The elements that are missing from your website (and how they’re costing you business)

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The website is the nerve centre for every business. Yet many websites miss the vital elements that can strengthen and build trust. Even with the best aesthetics, navigation experiences and quality content, a website that does not provide a range of contact options can lead to a loss of business. And this is particularly so in professional and business-to-busines sectors.

Trust in brands, and the people behind a business, is critical. Transparency, confidence and availability are vital in engaging and converting prospects. And every prospect will have their preference for the way they like to communicate at the early stages.  

But many business owners impose their personal communication preferences on their prospects. And this transferred mindset and bias can and will damage trust and website conversions.   

A poll I ran recently across two major business groups on Facebook asked: “When you contact a business for the first time (as a potential buyer) what is your preferred method of contact?”

The options were: website forms, mobile/phone, email direct, social media and live chat.    

Additional detailed comments were encouraged and respondents were asked if they were willing to share their age range (under 30, 40, 50, 60).   

The results were tallied and were an eye opener:

Website form (35%), mobile/phone (24%), email direct (21%), social media (15%), and live chat (5%).

Website survey poll

Source: Supplied

I was particularly interested to see if there was any correlation between preferences and age demographics. We are led to believe that Generation X, Millennials and Baby Boomers are wired into pre-set styles. Yet, this small poll squashed that perception, along with many others, from the 230 respondents. 

A real surprise was how many admitted publicly (and privately) that they hated filling out website contact forms, but expected their prospects to do so on their websites. As sellers the contact expectations for their businesses were different to being a buyer.   

What was also interesting was the age range of phone preference was far wider than expected. It appears that not all Gen X and Millennials dislike the phone and not all Baby Boomers prefer it. It was evenly spread, though with a slight leaning of under 45 embracing the phone. Observing customer service on the phone was a really important value for many and how they were treated built service confidence.

Many also had a distinct lack of trust in website contact forms (again a myth that they are the holy grail on a website). The common theme was a lack of response and follow-up. And without any proof of delivery this created uncertainty. Concerns were also expressed that filling in a website forms often results in unauthorised list building and spamming.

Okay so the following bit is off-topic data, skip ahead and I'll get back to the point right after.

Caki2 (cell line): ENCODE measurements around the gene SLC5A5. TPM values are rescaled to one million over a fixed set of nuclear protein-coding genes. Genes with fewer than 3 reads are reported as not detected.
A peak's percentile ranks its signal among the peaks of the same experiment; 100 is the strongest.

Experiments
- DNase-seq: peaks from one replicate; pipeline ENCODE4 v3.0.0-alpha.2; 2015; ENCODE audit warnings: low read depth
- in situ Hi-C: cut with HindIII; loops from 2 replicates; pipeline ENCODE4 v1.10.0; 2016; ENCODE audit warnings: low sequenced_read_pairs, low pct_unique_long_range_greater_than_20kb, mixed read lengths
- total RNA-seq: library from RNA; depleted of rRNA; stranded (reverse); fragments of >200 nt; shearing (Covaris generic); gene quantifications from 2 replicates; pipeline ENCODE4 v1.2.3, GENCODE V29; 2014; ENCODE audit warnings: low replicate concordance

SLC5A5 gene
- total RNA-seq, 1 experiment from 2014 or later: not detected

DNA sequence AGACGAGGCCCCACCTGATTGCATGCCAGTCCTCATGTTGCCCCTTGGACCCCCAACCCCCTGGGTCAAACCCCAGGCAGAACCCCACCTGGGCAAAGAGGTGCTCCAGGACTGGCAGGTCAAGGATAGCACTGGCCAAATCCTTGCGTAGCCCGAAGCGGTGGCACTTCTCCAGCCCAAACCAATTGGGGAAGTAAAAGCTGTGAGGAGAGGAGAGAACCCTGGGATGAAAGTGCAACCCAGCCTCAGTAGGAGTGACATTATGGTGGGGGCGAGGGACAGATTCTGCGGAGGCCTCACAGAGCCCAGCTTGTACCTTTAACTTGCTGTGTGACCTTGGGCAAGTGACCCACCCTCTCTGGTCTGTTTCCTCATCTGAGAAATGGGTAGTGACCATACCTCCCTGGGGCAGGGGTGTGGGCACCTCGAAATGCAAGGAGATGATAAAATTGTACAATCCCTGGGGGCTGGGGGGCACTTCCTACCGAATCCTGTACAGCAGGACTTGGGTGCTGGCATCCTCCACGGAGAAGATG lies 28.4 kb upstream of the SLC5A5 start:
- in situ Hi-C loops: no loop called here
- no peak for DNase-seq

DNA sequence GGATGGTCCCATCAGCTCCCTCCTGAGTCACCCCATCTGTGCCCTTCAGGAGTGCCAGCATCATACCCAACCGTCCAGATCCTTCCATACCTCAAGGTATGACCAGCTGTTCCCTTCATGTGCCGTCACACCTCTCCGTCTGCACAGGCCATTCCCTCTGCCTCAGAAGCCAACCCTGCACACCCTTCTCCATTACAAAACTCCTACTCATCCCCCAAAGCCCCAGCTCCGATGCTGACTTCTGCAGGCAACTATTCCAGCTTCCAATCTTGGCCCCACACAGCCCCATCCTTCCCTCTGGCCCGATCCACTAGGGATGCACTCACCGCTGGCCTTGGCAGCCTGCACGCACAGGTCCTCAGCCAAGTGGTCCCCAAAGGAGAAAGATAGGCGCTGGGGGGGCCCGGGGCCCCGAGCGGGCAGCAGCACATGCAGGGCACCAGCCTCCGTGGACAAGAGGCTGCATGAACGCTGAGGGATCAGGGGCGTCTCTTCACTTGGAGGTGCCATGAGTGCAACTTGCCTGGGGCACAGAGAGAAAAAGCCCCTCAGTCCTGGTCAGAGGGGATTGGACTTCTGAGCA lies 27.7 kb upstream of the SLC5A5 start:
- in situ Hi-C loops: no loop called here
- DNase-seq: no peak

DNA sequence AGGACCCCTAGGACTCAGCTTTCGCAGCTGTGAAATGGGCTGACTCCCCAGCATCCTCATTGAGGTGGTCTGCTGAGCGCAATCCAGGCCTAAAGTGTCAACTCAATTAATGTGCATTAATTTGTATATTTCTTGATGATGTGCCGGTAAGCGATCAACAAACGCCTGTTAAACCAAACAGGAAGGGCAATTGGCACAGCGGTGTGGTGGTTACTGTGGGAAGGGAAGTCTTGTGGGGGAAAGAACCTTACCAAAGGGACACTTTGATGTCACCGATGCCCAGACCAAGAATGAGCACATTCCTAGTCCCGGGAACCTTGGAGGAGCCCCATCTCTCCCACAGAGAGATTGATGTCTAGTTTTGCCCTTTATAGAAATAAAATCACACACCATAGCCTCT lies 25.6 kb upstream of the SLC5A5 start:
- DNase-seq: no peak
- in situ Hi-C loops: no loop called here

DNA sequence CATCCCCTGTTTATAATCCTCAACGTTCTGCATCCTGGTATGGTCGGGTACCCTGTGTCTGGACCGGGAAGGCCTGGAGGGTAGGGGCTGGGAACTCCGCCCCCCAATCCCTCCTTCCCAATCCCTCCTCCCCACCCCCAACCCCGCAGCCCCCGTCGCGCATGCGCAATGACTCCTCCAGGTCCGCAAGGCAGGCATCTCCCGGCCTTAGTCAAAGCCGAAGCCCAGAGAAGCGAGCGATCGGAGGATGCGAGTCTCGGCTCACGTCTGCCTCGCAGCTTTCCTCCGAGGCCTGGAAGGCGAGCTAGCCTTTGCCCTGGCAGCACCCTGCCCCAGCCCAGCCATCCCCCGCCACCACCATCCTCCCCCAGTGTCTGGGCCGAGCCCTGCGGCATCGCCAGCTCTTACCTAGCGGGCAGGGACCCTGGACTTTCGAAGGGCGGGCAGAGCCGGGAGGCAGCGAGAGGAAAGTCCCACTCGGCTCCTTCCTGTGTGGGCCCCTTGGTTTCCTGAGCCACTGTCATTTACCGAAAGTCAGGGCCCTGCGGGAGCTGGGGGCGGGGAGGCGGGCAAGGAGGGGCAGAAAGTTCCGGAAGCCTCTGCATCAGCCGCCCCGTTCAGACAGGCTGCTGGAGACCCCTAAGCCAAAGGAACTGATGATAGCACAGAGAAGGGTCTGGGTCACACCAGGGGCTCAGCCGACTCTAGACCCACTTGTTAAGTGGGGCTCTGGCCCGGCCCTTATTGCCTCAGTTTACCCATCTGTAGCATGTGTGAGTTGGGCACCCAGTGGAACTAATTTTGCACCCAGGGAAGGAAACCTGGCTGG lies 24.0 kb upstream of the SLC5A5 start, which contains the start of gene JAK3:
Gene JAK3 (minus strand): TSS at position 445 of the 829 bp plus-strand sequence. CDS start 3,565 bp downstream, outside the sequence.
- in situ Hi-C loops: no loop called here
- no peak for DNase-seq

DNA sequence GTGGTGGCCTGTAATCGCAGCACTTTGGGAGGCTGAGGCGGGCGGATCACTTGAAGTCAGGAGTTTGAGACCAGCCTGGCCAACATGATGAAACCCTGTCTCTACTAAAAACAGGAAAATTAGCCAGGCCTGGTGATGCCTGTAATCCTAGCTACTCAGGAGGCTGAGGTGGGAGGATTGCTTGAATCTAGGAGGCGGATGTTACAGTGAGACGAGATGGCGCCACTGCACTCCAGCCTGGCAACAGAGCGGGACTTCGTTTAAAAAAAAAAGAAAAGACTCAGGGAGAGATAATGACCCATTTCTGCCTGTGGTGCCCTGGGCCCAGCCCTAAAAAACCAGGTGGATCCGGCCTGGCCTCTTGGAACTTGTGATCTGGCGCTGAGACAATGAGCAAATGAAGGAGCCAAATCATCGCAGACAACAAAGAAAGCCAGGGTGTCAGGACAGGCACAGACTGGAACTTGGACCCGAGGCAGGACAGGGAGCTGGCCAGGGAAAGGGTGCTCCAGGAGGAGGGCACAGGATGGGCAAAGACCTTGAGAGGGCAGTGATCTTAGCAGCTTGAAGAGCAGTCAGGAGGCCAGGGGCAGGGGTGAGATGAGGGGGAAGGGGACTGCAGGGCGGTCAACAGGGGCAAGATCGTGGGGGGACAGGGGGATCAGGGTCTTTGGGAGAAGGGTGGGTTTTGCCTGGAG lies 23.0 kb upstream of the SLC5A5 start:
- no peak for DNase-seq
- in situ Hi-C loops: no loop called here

Some commented that despite a preference for website forms, email or social media communication they felt more comfort and trust when a phone number was provided.

Another finding was that direct emailing was preferable for many as it gives a communication trail. And while website forms were the highest subset, there still was a sense of distrust and reluctance to enquire if other contact methods were not offered.

If phone numbers and direct email addresses were not available many just would not pursue making any contact at all. It was also the same response in situ if there were no contact names listed. Laziness and a lack of care was often perceived by not disclosing names, which didn’t bode well.

Several respondents volunteered they were massive introverts and hated the phone. They rarely used it as a buyer or seller and hence didn’t have a number on their website. 

The takeaways

So what does this all mean for SMEs? It means that unless you are absolutely 100% certain that all your prospects share your exact communication preferences, you need to provide a wide range of contact options.

No sector or profession has all clients and prospects sharing identical communication preferences and personality styles. There is no one size fits all and SMEs must ensure they minimise apprehension and maximise trust and enquiries at every opportunity.  

Don’t jeopardise your websites success. Share names and all main contact options to build and strengthen personal and business brand trust.

NOW READ: Half of small businesses don’t have a business website and only a quarter use SEO

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